18. 18. You have a giant map on your bedroom wall with the word WANDERLUST printed across it in giant font Your ideal man has a full beard and maintains it with scented beard oil. https://www.reddit.com/r/femalefashionadvice/comments/2g55w5/what_your_favorite_brand_says_about_you_thread/
  19. 19. https://www.reddit.com/r/femalefashionadvice/comments/2g55w5/what_your_favorite_brand_says_about_you_thread/
  20. 20. BINARY OPPOSITIONS YOUNGER GROWN-UP NOT ENOUGH MONEY MONEY TO SPEND NORTH AMERICA EUROPE INTO FASHION REALLY INTO FASHION GLOBE-TROTTING HIPSTERS PASTORAL FRENCH FANTASY
  21. 21. SOCIAL FUNCTIONS – WHAT IS BEING ACHIEVED FOR THESE SPEAKERS? • Show off both maturity and expertise. Only a grown-up could perform this self-aware analysis of brands and their consumers. • Worldliness: you actually do travel and did go to Europe. • Your good taste exceeds the practical demands of everyday life, from house parties to waiting for a monthly pay cheque. • You are sensitive to pretty things. The importance of aesthetics in your surroundings justifies collections, from white dresses to white candles.
  22. 22. Do you want shoppers to wish they were elsewhere? Retaining customers above certain age & income level. Lifestyle: seasoned traveller Lifestyle: white candles, vintage, country. Losing customers at a certain age & income level. Lack personality: ‘better than H&M’ isn’t a strong point of difference.
  23. 23. PART 3: WHAT HAPPENS NEXT Benefits of fixing the problem.
  24. 24. SEMIOTIC STRATEGIES FOR BRANDS • Semiotics has made a special contribution by providing a tool - the semiotic square - which lets us turn these contrasting pairs of things into structures which point out brand opportunities. • Usually, when you turn two binary oppositions or contrast pairs into a square and look at the quadrants it creates, there are two norms which represent what people expect the world to look like, there's one area of dead space that's not offering enough benefits to be worth bothering with commercially, and there's one new opportunity and that's where the money is.
  25. 25. RECOGNISING OPPORTUNITIES FOR BRANDS YOUNGER GROWN-UP NOT ENOUGH MONEY MONEY TO SPEND NORTH AMERICA EUROPE INTO FASHION REALLY INTO FASHION GLOBE-TROTTING HIPSTERS PASTORAL FRENCH FANTASY
  26. 26. LIGHT DARK FEMININE HETEROSEXUAL COMFORT ADVENTURE PRETTY EXOTIC THE COUNTRY THE DESERT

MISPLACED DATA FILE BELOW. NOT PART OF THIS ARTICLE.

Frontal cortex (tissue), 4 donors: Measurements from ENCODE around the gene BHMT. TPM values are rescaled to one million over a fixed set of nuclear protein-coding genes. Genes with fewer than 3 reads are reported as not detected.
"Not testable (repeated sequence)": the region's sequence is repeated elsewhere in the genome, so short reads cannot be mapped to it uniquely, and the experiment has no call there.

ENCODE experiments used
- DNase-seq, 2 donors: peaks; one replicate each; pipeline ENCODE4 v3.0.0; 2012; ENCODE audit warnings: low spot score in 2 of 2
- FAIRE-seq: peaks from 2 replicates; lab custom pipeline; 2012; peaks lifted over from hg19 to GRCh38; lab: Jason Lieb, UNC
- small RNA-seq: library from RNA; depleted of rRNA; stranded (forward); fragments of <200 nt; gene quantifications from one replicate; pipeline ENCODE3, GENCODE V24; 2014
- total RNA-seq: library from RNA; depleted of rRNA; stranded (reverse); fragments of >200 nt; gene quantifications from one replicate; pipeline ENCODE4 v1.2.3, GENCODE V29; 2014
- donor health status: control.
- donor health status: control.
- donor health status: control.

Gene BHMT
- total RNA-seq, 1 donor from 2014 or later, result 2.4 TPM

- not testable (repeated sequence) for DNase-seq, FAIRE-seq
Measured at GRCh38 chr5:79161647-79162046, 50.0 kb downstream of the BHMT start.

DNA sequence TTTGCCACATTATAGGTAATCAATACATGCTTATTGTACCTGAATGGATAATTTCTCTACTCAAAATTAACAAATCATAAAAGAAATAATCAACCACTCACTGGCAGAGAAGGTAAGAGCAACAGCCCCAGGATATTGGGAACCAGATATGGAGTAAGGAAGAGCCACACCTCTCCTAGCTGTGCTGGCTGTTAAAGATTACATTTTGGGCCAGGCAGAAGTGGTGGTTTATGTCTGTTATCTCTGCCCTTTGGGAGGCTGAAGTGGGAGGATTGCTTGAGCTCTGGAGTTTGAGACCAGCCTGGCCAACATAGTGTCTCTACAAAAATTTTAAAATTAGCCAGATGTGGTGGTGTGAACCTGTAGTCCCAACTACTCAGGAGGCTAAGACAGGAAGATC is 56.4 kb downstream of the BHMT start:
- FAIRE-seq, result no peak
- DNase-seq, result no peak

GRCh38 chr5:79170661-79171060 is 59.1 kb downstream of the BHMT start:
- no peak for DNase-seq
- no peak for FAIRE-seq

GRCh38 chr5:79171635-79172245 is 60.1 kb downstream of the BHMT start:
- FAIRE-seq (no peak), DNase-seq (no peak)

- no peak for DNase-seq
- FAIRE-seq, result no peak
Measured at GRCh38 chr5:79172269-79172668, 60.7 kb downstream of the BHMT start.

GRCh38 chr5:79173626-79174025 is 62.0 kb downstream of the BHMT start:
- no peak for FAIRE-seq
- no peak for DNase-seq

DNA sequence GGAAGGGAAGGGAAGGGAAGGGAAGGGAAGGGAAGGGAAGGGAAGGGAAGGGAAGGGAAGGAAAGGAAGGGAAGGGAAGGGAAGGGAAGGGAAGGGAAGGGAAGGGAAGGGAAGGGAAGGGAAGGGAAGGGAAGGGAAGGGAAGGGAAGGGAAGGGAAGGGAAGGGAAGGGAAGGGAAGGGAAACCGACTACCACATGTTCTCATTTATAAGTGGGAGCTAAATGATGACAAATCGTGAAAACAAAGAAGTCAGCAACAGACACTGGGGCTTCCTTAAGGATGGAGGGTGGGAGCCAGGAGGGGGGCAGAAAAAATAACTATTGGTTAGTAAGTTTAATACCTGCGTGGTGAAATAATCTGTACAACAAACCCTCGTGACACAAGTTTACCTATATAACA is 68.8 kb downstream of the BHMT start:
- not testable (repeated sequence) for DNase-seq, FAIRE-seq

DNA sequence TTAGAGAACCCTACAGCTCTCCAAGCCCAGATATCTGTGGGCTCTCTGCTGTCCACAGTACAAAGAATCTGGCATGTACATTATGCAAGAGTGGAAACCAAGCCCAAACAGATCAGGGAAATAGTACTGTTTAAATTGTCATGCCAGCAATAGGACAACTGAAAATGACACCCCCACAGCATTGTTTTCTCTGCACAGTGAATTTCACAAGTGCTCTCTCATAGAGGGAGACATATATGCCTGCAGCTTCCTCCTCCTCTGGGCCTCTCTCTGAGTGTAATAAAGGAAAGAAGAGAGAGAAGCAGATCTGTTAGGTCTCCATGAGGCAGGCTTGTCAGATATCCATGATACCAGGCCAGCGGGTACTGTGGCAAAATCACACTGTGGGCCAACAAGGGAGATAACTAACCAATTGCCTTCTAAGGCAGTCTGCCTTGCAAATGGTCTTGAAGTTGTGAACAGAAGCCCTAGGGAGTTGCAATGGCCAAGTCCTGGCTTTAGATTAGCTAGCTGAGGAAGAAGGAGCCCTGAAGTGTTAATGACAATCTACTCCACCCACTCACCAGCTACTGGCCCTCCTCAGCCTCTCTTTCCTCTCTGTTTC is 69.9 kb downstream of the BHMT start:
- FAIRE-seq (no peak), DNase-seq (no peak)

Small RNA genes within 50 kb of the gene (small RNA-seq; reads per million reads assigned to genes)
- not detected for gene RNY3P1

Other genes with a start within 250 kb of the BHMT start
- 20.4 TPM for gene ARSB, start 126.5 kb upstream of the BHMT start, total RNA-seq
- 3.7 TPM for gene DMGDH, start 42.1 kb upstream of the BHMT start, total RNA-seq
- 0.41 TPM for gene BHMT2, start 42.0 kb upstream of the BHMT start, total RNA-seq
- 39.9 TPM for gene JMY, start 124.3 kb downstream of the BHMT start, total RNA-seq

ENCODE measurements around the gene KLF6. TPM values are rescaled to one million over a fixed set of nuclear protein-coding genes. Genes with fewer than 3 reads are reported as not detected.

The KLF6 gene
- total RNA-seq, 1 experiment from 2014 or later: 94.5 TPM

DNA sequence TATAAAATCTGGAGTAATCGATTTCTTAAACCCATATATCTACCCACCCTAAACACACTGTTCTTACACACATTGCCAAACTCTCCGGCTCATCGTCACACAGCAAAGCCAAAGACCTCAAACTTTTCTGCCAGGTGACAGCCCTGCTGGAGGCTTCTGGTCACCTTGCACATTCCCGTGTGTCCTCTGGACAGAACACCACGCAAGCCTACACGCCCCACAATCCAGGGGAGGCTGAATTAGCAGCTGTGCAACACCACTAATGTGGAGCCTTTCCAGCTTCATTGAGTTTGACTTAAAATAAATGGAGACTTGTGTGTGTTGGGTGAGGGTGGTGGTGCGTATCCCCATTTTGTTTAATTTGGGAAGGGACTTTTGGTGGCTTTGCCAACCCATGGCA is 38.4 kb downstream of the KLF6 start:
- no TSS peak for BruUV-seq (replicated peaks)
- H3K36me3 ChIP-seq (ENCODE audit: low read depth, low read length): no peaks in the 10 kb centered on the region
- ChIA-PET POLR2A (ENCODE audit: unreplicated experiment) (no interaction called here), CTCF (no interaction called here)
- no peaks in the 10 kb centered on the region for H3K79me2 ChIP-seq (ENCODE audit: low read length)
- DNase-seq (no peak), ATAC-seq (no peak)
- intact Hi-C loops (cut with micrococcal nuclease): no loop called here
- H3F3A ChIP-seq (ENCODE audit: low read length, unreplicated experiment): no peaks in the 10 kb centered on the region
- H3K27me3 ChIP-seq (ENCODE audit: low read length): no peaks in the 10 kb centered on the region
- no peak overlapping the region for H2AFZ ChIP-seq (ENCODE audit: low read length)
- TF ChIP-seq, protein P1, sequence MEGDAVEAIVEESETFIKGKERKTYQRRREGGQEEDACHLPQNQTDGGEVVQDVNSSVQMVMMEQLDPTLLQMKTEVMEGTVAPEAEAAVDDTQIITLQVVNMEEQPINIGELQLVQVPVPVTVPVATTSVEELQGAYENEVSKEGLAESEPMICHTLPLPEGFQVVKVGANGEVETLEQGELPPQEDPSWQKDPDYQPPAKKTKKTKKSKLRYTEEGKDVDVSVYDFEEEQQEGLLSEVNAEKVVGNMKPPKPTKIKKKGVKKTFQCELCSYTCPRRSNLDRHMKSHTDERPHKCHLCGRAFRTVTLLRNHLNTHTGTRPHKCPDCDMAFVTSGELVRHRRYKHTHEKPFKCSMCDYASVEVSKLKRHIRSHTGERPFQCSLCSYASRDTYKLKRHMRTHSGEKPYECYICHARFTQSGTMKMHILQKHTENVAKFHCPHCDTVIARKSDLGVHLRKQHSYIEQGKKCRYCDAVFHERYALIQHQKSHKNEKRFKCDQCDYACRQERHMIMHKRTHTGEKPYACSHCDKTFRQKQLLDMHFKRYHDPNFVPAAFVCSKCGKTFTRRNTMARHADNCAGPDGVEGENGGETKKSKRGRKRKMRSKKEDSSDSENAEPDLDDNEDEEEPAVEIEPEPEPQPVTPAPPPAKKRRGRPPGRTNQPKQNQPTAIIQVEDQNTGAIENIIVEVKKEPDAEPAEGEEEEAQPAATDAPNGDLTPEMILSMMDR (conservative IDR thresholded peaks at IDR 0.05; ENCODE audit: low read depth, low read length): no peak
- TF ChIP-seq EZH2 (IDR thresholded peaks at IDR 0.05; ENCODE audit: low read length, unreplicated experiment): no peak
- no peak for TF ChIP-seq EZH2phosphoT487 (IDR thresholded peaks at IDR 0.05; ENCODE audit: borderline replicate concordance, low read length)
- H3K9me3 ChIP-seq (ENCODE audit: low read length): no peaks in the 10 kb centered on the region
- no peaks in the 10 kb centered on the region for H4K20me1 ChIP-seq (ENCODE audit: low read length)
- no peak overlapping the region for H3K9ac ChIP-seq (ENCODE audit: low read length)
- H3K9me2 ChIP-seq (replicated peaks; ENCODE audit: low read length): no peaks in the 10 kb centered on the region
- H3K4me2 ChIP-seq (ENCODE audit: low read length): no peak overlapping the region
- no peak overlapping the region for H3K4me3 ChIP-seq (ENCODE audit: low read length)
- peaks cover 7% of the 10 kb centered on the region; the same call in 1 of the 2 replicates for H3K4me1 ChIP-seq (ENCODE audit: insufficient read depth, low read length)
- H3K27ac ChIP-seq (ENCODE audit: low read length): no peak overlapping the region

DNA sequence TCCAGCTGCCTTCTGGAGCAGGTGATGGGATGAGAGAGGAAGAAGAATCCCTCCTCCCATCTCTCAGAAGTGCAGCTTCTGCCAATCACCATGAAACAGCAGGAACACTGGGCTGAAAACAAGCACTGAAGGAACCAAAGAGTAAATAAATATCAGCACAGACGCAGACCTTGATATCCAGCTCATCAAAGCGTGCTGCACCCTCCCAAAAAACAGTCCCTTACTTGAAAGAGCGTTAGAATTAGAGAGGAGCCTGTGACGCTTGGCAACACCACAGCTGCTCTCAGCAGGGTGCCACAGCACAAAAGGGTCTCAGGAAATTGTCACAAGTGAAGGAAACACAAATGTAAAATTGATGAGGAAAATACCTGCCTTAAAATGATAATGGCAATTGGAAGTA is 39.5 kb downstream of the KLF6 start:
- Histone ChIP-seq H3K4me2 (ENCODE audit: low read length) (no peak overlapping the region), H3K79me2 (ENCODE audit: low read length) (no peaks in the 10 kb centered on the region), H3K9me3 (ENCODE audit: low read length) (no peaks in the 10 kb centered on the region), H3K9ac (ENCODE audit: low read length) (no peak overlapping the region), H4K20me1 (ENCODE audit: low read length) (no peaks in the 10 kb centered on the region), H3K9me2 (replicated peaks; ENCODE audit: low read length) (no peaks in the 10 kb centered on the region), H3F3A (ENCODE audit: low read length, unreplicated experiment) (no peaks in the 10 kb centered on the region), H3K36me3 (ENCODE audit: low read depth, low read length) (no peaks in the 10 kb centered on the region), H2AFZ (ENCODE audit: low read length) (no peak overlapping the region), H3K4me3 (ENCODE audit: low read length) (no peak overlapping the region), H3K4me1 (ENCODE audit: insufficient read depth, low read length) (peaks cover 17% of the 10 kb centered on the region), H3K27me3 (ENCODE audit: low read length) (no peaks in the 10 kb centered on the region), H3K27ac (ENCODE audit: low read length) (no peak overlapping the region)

27. 27. RECOGNISING OPPORTUNITIES USING SEMIOTIC SQUARES FEMININE HETEROSEXUAL PRETTY EXOTIC NORM NORMOPPORTUNITY DEAD SPACE
  28. 28. RECOGNISING OPPORTUNITIES USING SEMIOTIC SQUARES FEMININE HETEROSEXUAL LIGHT DARK NORM NORMOPPORTUNITY DEAD SPACE
  29. 29. RECOGNISING OPPORTUNITIES USING SEMIOTIC SQUARES COMFORT ADVENTURE FEMININE HETEROSEXUAL NORM NORMOPPORTUNITY DEAD SPACE http://www.psfk.com/2014/09/fado-creates-pneumatic-ergonomic-footwear-women.html
  30. 30. RECOGNISING OPPORTUNITIES USING SEMIOTIC SQUARES THE DESERT THE COUNTRY BRILLIANT LIGHT SOFT LIGHT NORM NORMOPPORTUNITY DEAD SPACE
  31. 31. RECOGNISING OPPORTUNITIES USING SEMIOTIC SQUARES THE COUNTRY THE DESERT PRETTY EXOTIC NORM NORMOPPORTUNITY DEAD SPACE
  32. 32. CONCLUSIONS & REMAINING CHALLENGES
  33. 33. BENEFITS FOR RESEARCH & RESEARCHERS • You don't fall for everything that respondents say to you. You have an external framework for judging whether they are transparently telling you the truth or whether something deeper is going on. • You learn something about the thought processes and behaviour of millions of people, not just 10 people who you met in a focus group viewing facility near Watford.
  34. 34. BENEFITS FOR BRANDS & BUSINESS • You can diagnose problems with, and find solutions for, brands, products and services that respondents themselves are not capable of articulating. • You can spot new business opportunities that no individual respondent was capable of pointing out.
  35. 35. ARE THERE ANY LIMITATIONS OR CHALLENGES? • The challenges aren’t methodological, they are organisational. Bringing these skills into organisations is like deciding to have an innovation team or a creativity team. It requires allocation of resources and buy-in at senior levels. • If we continue with the metaphor of innovation, your options include open innovation and crowdsourcing – maybe we need a new system; instead of briefs & proposals we have problems & experts who want to make a contribution.
  36. 36. DR RACHEL LAWES, METHODOLOGY IN CONTEXT, NOVEMBER 2016 rachel@lawes-consulting.co.uk, +44 (0)7939 020 466